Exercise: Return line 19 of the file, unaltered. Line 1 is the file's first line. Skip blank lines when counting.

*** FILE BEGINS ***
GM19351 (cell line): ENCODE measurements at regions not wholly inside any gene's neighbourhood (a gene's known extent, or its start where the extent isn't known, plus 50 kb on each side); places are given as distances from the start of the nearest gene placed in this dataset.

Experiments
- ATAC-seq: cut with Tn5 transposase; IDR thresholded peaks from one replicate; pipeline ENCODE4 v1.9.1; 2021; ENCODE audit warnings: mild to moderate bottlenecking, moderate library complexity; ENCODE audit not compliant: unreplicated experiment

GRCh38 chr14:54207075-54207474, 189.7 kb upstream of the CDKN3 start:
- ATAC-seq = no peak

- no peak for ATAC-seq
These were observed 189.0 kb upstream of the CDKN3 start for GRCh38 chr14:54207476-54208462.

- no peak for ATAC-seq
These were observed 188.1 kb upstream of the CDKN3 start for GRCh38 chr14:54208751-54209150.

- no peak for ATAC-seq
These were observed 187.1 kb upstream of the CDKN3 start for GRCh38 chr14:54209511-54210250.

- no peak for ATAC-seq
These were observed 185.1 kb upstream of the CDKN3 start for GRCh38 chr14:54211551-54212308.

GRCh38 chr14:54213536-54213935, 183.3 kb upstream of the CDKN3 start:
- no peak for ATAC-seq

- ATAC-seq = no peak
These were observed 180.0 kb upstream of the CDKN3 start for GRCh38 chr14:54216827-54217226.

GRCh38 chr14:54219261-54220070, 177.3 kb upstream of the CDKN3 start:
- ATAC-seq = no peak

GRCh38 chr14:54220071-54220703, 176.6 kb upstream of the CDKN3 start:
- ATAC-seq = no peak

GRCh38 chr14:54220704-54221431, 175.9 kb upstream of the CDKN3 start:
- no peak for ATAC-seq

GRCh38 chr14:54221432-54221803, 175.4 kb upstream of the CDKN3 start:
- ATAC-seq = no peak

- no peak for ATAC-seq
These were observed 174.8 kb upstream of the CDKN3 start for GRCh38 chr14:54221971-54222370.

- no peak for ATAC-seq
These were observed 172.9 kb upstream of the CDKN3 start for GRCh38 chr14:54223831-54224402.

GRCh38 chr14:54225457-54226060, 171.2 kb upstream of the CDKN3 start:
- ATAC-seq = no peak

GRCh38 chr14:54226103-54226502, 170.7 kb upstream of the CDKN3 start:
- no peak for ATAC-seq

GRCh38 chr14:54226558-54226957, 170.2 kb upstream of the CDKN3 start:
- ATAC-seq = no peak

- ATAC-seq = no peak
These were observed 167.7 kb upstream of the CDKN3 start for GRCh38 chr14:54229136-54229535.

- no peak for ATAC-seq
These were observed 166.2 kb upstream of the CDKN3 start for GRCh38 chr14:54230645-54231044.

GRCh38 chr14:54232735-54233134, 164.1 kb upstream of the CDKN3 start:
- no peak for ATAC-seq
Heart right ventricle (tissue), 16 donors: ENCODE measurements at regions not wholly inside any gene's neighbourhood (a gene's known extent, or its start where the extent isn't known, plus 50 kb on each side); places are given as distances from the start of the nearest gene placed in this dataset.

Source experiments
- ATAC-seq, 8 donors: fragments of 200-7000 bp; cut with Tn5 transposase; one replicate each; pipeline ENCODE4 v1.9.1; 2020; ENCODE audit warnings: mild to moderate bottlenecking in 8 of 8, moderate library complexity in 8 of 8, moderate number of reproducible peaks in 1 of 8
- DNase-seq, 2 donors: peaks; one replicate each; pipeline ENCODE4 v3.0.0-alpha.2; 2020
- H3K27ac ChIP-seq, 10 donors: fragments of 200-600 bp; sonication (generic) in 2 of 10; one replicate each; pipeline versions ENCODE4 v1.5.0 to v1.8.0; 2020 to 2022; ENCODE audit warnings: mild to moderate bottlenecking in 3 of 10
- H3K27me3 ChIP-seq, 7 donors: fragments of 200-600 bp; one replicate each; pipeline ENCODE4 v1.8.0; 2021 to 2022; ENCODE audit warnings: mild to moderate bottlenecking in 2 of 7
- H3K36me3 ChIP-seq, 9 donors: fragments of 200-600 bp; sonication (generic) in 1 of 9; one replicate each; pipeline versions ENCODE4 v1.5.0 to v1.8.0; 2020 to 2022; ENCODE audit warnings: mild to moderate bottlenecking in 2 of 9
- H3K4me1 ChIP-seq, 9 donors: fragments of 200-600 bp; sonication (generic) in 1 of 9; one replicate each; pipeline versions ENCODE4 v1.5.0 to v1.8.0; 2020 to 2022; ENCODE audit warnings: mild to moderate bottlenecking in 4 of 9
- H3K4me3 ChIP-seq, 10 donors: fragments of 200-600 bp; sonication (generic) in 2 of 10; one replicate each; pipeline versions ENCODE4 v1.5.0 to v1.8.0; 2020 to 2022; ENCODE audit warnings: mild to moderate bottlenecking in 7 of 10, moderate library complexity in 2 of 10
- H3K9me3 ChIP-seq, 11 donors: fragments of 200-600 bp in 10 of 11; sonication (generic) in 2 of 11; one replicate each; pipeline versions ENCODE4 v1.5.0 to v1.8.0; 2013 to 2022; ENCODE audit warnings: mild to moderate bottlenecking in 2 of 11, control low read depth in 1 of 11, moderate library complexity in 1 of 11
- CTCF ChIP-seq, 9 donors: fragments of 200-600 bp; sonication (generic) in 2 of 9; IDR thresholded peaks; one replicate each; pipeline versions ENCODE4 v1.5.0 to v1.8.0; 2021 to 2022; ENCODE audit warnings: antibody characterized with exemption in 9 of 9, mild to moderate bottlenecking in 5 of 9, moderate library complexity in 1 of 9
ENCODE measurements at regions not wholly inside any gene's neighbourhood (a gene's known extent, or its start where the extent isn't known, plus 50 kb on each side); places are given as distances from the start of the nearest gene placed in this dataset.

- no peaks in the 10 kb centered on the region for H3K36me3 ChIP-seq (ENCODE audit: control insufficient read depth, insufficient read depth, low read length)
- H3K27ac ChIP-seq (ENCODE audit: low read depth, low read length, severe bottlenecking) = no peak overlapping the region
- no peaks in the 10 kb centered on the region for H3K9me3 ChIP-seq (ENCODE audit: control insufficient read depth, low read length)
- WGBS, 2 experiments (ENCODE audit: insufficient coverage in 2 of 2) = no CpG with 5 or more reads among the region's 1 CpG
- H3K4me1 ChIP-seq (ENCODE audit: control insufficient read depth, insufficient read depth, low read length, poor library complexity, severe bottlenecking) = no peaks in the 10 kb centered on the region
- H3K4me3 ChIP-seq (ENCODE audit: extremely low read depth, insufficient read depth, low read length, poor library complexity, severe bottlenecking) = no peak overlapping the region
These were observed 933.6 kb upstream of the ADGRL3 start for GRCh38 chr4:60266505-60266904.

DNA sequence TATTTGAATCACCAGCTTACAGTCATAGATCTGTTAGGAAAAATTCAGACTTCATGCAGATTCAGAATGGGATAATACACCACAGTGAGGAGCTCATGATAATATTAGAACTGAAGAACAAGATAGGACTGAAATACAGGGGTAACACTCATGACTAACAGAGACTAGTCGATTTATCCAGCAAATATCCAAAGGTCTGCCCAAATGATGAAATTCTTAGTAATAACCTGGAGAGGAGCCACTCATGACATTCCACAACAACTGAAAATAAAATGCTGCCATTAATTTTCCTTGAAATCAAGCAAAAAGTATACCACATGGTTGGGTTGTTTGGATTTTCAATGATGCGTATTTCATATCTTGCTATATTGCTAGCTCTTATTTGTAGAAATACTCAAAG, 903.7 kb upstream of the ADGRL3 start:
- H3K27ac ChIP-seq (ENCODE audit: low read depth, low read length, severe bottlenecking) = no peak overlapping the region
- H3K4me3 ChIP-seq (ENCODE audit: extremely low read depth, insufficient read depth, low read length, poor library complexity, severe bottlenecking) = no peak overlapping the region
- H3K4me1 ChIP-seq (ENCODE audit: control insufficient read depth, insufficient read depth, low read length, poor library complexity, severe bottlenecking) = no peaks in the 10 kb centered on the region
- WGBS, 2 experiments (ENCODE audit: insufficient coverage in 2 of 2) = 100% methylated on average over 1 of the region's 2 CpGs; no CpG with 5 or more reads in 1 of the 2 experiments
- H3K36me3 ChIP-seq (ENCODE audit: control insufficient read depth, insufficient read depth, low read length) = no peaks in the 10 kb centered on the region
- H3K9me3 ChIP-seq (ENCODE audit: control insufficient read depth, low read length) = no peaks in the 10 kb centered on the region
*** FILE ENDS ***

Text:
- ATAC-seq = no peak